Update: the initial run of A Chorus Line at Riverside Theatres has been delayed from January 6-16 to January 13-22. Things are changing rapidly, always check ahead with the venue if you have purchased tickets to a performance.  There are few shows that have made as big an imprint on the landscape of musical theatre as Michael Bennett’s 1975 masterpiece A Chorus Line. The production about a group of hopeful dancers auditioning for a role on Broadway, Bennett famously created the show by interviewing real-life dancers, who spilled some extraordinary stories which made it into the final show. It went on to pick up a Pulitzer Prize and an astonishing ten Tony Awards, beating Chicago to the Best Musical gong. Darlinghurst Theatre Company’s production of A Chorus Line has been on its own journey of grit and determination. Postponed twice due to Covid lockdowns, the curtain will finally rise on this dynamic new staging at Parramatta’s Riverside Theatres as part of Sydney Festival in January, before it step-ball-changes its way over to the Sydney Opera House for a run at the Drama Theatre from February.  The legendary dance musical arrives to a fever pitch of anticipation with brilliant new choreography by director Amy Campbell. She’s assembled a fabulous ensemble cast of triple threats led by Angelique Cassimatis (American Psycho, Pippin, Priscilla Queen of the Desert). Campbell says: "These stories were based on real people and I want to show that 50 years later these stories trans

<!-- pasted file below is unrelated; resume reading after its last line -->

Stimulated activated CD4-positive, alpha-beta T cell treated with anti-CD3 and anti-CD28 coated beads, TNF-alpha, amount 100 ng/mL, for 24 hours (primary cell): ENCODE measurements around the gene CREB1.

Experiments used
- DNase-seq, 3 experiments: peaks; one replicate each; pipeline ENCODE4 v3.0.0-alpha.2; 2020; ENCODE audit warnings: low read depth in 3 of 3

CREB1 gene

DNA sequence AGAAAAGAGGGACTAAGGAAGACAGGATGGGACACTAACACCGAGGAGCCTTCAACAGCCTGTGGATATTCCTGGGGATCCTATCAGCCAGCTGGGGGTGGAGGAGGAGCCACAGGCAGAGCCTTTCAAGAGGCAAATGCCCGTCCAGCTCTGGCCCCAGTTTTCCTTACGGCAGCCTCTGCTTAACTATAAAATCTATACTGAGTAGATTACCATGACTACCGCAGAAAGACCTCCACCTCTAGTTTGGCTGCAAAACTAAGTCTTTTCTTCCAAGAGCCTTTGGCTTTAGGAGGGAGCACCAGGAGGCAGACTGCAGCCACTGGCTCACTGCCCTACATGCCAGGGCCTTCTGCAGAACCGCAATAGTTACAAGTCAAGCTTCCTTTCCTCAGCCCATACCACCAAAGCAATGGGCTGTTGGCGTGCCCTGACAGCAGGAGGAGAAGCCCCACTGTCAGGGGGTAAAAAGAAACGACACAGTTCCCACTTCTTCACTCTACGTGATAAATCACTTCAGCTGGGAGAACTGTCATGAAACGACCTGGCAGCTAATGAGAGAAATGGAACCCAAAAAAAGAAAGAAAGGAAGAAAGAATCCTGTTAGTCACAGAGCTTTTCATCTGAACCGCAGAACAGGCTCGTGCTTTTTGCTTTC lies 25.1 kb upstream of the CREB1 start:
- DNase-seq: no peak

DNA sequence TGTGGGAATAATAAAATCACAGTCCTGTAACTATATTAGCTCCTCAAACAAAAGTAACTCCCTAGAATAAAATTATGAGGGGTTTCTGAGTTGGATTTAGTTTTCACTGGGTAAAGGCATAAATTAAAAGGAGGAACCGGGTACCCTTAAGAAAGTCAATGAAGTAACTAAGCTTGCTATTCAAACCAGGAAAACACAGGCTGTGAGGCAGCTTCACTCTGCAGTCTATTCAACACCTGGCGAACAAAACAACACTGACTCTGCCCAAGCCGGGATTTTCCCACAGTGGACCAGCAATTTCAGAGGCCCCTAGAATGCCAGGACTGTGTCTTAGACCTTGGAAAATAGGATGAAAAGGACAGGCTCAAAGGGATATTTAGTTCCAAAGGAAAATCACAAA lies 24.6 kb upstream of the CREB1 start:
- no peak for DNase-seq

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  • Things to do
  • Fairs and festivals
  • Sydney

This January, Darling Harbour becomes a vibrant playground that enthralls from morning to night. The Summer of 20You is a month-long program with experiences to delight every person, and every version of them – whether that’s one who rises early for a free barre class in Tumbalong Park, or prefers evenings of live music in Darling Square (or both). If you love a good boogie, you’re in business. Popping up on the Convention Centre forecourt from January 3-30 is an interactive dance floor that transforms your steps into shimmering light. Drop by any time, night or day to have a play. The dance floor will also host DJs every Thursday to Saturday evening, live choreographed performances from street dance group Destructive Steps Dance Association (DSDA), free hip-hop classes on Saturday nights and a free salsa class on Thursday 27 January. There will also be thrilling dance battles each week encompassing genres such as ‘70s, ‘80s and G-funk music.  Over at Tumbalong Park a free otherworldly show will take place as part of the 2022 Sydney Festival. Airship Orchestra comprises a platoon of 16 giant inflatable creatures – measuring up to six metres high – pulsating with glowing light and mesmerising melodies. Having delighted audiences from Washington DC to Shanghai, it’ll enchant Sydneysiders of all ages this summer while providing bountiful photo opportunities. Then on January 20 and 21, acrobatic school the Construct will wow crowds from a cube apparatus on the harbour as they wea